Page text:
Putting the money to work with the help of compound interest over time has been a much better investment than paying off low-rate student loans early. Combine that with the tax efficiency boost from my loan interest tax deductions each year, and my student loans aren’t worth paying off early.
If your employer offers you a 401(k), you may be able to get an even greater return on your retirement savings. That’s because your employer could match what you contribute to this type of retirement account up to a certain percentage of your paycheck. Why wouldn’t you want to take advantage of that?
One of the most important aspects of your finances is your cash flow. Paying off student loans early means devoting more of your financial resources, which can restrict your cash flow.
If you are willing to give up part of your budget to make it happen, that’s no problem. I’m not willing to do so, especially since my low rate and being able to take advantage of the tax deduction mean I’m not paying very much for my student loans.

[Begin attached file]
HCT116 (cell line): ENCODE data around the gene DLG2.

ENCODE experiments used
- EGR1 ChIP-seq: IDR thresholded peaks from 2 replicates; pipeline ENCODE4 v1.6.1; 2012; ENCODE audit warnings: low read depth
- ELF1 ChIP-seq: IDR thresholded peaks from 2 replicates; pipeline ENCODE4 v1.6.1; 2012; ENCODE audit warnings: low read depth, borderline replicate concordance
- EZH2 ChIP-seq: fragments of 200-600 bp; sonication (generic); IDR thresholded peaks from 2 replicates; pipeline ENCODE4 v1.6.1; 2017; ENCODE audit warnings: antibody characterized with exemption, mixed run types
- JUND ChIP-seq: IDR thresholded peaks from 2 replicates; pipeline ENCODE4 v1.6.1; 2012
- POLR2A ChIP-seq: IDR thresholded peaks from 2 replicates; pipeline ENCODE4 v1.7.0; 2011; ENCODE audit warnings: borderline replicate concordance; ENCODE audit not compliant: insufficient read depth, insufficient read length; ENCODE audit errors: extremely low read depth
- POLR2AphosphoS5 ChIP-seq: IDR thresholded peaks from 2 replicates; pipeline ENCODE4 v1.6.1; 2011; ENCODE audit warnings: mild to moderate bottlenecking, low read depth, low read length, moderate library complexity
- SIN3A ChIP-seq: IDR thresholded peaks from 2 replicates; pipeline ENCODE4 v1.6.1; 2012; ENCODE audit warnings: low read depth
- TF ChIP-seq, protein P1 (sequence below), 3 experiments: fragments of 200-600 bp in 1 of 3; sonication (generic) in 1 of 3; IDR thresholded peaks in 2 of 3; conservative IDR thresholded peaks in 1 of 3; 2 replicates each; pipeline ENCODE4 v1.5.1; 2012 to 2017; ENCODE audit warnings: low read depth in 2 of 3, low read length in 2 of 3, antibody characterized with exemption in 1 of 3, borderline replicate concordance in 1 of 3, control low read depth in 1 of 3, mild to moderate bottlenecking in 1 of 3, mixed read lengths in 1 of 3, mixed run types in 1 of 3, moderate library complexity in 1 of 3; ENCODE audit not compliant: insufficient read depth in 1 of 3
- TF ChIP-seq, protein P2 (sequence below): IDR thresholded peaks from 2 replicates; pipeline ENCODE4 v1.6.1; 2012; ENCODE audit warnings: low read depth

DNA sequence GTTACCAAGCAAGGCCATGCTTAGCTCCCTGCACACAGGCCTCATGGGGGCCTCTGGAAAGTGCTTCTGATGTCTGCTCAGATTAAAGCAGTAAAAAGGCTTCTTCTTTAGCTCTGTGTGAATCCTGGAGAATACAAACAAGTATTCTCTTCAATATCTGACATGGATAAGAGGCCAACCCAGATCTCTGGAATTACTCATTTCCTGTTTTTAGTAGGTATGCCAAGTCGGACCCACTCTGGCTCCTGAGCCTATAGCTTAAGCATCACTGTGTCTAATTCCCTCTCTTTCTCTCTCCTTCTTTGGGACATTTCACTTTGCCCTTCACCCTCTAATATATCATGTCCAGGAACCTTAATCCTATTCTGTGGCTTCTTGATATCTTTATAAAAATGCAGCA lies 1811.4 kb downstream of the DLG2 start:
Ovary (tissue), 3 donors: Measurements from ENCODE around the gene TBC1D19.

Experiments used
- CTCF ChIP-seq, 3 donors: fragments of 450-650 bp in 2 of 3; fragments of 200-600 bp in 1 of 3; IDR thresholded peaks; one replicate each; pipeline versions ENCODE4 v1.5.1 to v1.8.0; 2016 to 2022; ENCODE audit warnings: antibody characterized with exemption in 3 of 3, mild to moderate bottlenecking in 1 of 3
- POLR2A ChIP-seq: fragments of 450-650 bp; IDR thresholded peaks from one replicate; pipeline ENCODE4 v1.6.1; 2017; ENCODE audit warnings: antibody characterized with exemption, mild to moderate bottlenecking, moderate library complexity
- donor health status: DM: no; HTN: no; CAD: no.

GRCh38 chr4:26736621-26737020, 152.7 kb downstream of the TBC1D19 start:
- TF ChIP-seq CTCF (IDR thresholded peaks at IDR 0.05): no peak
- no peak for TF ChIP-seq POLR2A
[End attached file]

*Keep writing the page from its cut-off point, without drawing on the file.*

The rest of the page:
I like having the freedom to use my monthly disposable income how I want without it going toward paying down loans.
While you might want to pay off student loans early, you don’t want to put other areas of your finances at risk. Before you stretch your budget for rapid student loan reduction, it might make more sense to shore up your finances with an emergency fund.
Having an emergency fund can help you with more immediate crises, such as a job loss, an unplanned medical procedure or car repairs. This money can prevent you from falling into more debt if you need to take out an additional loan to pay for these unplanned expenses.